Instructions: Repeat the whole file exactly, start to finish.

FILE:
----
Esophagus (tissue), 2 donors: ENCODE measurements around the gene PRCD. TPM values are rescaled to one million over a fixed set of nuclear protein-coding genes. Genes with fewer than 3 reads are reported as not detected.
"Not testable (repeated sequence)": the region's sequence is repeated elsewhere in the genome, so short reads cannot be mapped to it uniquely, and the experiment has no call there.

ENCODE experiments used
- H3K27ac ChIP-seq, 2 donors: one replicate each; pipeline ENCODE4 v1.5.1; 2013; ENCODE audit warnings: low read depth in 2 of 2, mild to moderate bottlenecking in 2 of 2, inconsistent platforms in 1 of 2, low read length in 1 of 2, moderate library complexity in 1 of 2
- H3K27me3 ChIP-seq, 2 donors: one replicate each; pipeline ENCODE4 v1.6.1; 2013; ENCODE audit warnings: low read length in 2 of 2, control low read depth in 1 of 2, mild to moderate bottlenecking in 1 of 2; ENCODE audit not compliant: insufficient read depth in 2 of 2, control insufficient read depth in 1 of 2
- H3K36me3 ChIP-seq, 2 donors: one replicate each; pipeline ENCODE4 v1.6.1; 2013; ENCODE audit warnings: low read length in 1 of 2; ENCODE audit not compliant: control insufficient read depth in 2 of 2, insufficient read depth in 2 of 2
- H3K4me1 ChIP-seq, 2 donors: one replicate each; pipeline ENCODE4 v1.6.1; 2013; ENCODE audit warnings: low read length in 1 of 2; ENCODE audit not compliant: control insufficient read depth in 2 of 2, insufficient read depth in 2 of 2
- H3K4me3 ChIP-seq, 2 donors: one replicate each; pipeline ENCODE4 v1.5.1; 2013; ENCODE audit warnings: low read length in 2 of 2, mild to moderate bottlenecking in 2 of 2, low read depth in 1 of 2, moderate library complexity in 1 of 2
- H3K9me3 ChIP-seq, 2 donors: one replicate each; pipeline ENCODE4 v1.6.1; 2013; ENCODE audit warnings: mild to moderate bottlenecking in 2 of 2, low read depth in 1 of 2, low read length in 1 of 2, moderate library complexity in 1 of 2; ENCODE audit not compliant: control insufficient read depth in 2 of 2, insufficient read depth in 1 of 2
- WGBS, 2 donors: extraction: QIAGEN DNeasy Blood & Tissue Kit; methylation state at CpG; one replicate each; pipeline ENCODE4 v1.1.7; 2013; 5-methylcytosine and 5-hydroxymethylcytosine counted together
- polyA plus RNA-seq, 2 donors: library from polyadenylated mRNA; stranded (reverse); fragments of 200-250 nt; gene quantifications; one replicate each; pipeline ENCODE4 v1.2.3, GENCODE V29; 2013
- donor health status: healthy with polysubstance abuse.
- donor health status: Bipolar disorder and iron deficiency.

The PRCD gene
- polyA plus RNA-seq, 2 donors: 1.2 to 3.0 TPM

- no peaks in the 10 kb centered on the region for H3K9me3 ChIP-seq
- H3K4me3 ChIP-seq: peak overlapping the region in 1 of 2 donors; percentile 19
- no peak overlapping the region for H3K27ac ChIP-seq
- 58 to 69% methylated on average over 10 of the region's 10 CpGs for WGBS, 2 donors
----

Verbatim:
Esophagus (tissue), 2 donors: ENCODE measurements around the gene PRCD. TPM values are rescaled to one million over a fixed set of nuclear protein-coding genes. Genes with fewer than 3 reads are reported as not detected.
"Not testable (repeated sequence)": the region's sequence is repeated elsewhere in the genome, so short reads cannot be mapped to it uniquely, and the experiment has no call there.

ENCODE experiments used
- H3K27ac ChIP-seq, 2 donors: one replicate each; pipeline ENCODE4 v1.5.1; 2013; ENCODE audit warnings: low read depth in 2 of 2, mild to moderate bottlenecking in 2 of 2, inconsistent platforms in 1 of 2, low read length in 1 of 2, moderate library complexity in 1 of 2
- H3K27me3 ChIP-seq, 2 donors: one replicate each; pipeline ENCODE4 v1.6.1; 2013; ENCODE audit warnings: low read length in 2 of 2, control low read depth in 1 of 2, mild to moderate bottlenecking in 1 of 2; ENCODE audit not compliant: insufficient read depth in 2 of 2, control insufficient read depth in 1 of 2
- H3K36me3 ChIP-seq, 2 donors: one replicate each; pipeline ENCODE4 v1.6.1; 2013; ENCODE audit warnings: low read length in 1 of 2; ENCODE audit not compliant: control insufficient read depth in 2 of 2, insufficient read depth in 2 of 2
- H3K4me1 ChIP-seq, 2 donors: one replicate each; pipeline ENCODE4 v1.6.1; 2013; ENCODE audit warnings: low read length in 1 of 2; ENCODE audit not compliant: control insufficient read depth in 2 of 2, insufficient read depth in 2 of 2
- H3K4me3 ChIP-seq, 2 donors: one replicate each; pipeline ENCODE4 v1.5.1; 2013; ENCODE audit warnings: low read length in 2 of 2, mild to moderate bottlenecking in 2 of 2, low read depth in 1 of 2, moderate library complexity in 1 of 2
- H3K9me3 ChIP-seq, 2 donors: one replicate each; pipeline ENCODE4 v1.6.1; 2013; ENCODE audit warnings: mild to moderate bottlenecking in 2 of 2, low read depth in 1 of 2, low read length in 1 of 2, moderate library complexity in 1 of 2; ENCODE audit not compliant: control insufficient read depth in 2 of 2, insufficient read depth in 1 of 2
- WGBS, 2 donors: extraction: QIAGEN DNeasy Blood & Tissue Kit; methylation state at CpG; one replicate each; pipeline ENCODE4 v1.1.7; 2013; 5-methylcytosine and 5-hydroxymethylcytosine counted together
- polyA plus RNA-seq, 2 donors: library from polyadenylated mRNA; stranded (reverse); fragments of 200-250 nt; gene quantifications; one replicate each; pipeline ENCODE4 v1.2.3, GENCODE V29; 2013
- donor health status: healthy with polysubstance abuse.
- donor health status: Bipolar disorder and iron deficiency.

The PRCD gene
- polyA plus RNA-seq, 2 donors: 1.2 to 3.0 TPM

- no peaks in the 10 kb centered on the region for H3K9me3 ChIP-seq
- H3K4me3 ChIP-seq: peak overlapping the region in 1 of 2 donors; percentile 19
- no peak overlapping the region for H3K27ac ChIP-seq
- 58 to 69% methylated on average over 10 of the region's 10 CpGs for WGBS, 2 donors